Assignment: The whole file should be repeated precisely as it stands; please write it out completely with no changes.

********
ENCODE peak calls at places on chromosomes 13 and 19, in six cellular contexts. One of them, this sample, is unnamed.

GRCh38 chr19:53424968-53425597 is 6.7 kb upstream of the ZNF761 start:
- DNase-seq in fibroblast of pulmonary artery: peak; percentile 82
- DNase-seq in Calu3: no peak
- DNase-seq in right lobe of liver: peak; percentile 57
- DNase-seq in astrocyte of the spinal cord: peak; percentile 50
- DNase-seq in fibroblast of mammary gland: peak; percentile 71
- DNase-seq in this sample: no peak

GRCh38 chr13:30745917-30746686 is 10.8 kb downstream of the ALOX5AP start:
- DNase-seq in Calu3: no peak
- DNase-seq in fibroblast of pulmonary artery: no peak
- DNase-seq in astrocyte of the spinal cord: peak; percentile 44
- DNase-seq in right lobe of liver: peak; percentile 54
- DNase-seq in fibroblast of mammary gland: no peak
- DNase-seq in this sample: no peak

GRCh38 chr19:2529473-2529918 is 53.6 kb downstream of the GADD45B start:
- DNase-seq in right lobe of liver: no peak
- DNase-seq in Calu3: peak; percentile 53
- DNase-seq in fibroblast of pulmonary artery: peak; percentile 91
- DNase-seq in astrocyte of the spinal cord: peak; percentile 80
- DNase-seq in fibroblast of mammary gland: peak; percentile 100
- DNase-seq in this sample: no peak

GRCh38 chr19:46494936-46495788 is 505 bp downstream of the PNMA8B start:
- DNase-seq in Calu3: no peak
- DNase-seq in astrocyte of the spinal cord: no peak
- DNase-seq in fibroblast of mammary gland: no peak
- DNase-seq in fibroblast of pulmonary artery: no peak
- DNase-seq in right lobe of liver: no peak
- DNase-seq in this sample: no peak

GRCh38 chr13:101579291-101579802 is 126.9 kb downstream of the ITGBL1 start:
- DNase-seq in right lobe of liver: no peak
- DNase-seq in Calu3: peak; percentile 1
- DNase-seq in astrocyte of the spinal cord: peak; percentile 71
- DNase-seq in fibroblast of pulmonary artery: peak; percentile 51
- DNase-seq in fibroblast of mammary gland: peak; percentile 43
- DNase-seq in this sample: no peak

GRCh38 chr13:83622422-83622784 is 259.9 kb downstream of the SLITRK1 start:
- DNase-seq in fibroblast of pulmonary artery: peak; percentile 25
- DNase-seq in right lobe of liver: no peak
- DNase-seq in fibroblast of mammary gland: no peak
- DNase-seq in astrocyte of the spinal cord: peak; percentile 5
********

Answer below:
ENCODE peak calls at places on chromosomes 13 and 19, in six cellular contexts. One of them, this sample, is unnamed.

GRCh38 chr19:53424968-53425597 is 6.7 kb upstream of the ZNF761 start:
- DNase-seq in fibroblast of pulmonary artery: peak; percentile 82
- DNase-seq in Calu3: no peak
- DNase-seq in right lobe of liver: peak; percentile 57
- DNase-seq in astrocyte of the spinal cord: peak; percentile 50
- DNase-seq in fibroblast of mammary gland: peak; percentile 71
- DNase-seq in this sample: no peak

GRCh38 chr13:30745917-30746686 is 10.8 kb downstream of the ALOX5AP start:
- DNase-seq in Calu3: no peak
- DNase-seq in fibroblast of pulmonary artery: no peak
- DNase-seq in astrocyte of the spinal cord: peak; percentile 44
- DNase-seq in right lobe of liver: peak; percentile 54
- DNase-seq in fibroblast of mammary gland: no peak
- DNase-seq in this sample: no peak

GRCh38 chr19:2529473-2529918 is 53.6 kb downstream of the GADD45B start:
- DNase-seq in right lobe of liver: no peak
- DNase-seq in Calu3: peak; percentile 53
- DNase-seq in fibroblast of pulmonary artery: peak; percentile 91
- DNase-seq in astrocyte of the spinal cord: peak; percentile 80
- DNase-seq in fibroblast of mammary gland: peak; percentile 100
- DNase-seq in this sample: no peak

GRCh38 chr19:46494936-46495788 is 505 bp downstream of the PNMA8B start:
- DNase-seq in Calu3: no peak
- DNase-seq in astrocyte of the spinal cord: no peak
- DNase-seq in fibroblast of mammary gland: no peak
- DNase-seq in fibroblast of pulmonary artery: no peak
- DNase-seq in right lobe of liver: no peak
- DNase-seq in this sample: no peak

GRCh38 chr13:101579291-101579802 is 126.9 kb downstream of the ITGBL1 start:
- DNase-seq in right lobe of liver: no peak
- DNase-seq in Calu3: peak; percentile 1
- DNase-seq in astrocyte of the spinal cord: peak; percentile 71
- DNase-seq in fibroblast of pulmonary artery: peak; percentile 51
- DNase-seq in fibroblast of mammary gland: peak; percentile 43
- DNase-seq in this sample: no peak

GRCh38 chr13:83622422-83622784 is 259.9 kb downstream of the SLITRK1 start:
- DNase-seq in fibroblast of pulmonary artery: peak; percentile 25
- DNase-seq in right lobe of liver: no peak
- DNase-seq in fibroblast of mammary gland: no peak
- DNase-seq in astrocyte of the spinal cord: peak; percentile 5